Ana Mendieta, a Cuban-born artist who lived in exile in the United States, was one of the most provocative and complex personalities of the 1970s’ artworld. In Where Is Ana Mendieta? art historian Jane Blocker provides an in-depth critical analysis of Mendieta’s diverse body of work. Although her untimely death in 1985 remains shrouded in controversy, her life and artistic legacy provide a unique vantage point from which to consider the history of performance art, installation, and earth works, as well as feminism, multiculturalism, and postmodernism.
Taken from banners carried in a 1992 protest outside the Guggenheim Museum in New York, the title phrase “Where is Ana Mendieta?” evokes not only the suspicious and tragic circumstances surrounding her death but also the conspicuous absence of women artists from high-profile exhibitions. Drawing on the work of such theorists as Judith Butler, Joseph Roach, Edward Said, and Homi Bhabha, Blocker discusses the power of Mendieta’s earth-and-body art to alter, unsettle, and broaden the terms of identity itself. She shows how Mendieta used exile as a discursive position from which to disrupt dominant categories, analyzing as well Mendieta’s use of mythology and anthropology, the ephemeral nature of her media, and the debates over her ethnic, gender, and national identities.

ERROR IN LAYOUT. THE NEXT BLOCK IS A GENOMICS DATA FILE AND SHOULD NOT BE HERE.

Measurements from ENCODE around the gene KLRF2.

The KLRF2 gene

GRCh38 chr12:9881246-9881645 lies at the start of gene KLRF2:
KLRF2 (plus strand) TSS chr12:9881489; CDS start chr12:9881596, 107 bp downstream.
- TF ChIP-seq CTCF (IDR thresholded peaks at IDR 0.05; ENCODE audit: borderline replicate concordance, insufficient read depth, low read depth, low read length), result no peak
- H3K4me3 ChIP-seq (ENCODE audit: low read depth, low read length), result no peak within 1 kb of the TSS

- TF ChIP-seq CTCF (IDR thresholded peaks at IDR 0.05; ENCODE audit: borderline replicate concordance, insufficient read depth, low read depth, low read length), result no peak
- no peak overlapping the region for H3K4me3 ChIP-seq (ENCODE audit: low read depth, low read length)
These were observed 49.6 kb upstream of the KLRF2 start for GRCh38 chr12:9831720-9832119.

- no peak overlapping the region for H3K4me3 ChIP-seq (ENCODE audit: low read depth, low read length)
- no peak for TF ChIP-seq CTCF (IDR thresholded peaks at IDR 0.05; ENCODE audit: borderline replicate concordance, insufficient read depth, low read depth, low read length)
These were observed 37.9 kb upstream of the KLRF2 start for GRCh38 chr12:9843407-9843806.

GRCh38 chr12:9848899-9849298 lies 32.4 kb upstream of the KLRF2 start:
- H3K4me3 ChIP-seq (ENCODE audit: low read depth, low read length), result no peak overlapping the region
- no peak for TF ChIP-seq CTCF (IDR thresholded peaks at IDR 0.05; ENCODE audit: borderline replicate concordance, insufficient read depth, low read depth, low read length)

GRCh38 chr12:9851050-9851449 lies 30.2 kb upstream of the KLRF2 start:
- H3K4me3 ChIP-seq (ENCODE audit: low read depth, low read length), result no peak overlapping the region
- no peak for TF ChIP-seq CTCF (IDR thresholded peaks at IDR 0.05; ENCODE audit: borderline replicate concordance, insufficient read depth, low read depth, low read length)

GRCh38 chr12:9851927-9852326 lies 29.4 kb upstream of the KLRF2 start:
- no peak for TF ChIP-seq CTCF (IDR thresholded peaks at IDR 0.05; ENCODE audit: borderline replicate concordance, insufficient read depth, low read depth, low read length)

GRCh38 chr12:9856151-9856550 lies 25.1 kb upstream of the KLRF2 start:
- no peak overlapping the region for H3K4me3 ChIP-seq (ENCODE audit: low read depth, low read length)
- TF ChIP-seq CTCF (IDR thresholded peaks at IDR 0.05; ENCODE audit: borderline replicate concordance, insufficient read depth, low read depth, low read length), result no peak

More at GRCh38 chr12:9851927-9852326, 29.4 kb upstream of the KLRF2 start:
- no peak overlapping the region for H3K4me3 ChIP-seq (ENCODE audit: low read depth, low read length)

As the first major critical examination of this enigmatic artist’s work, Where Is Ana Mendieta? will interest a broad audience, particularly those involved with the production, criticism, theory, and history of contemporary art.
Duke University Press, 1999. 184 pages, paperback, black and white images throughout. 15.5 cm x 23.5 cm.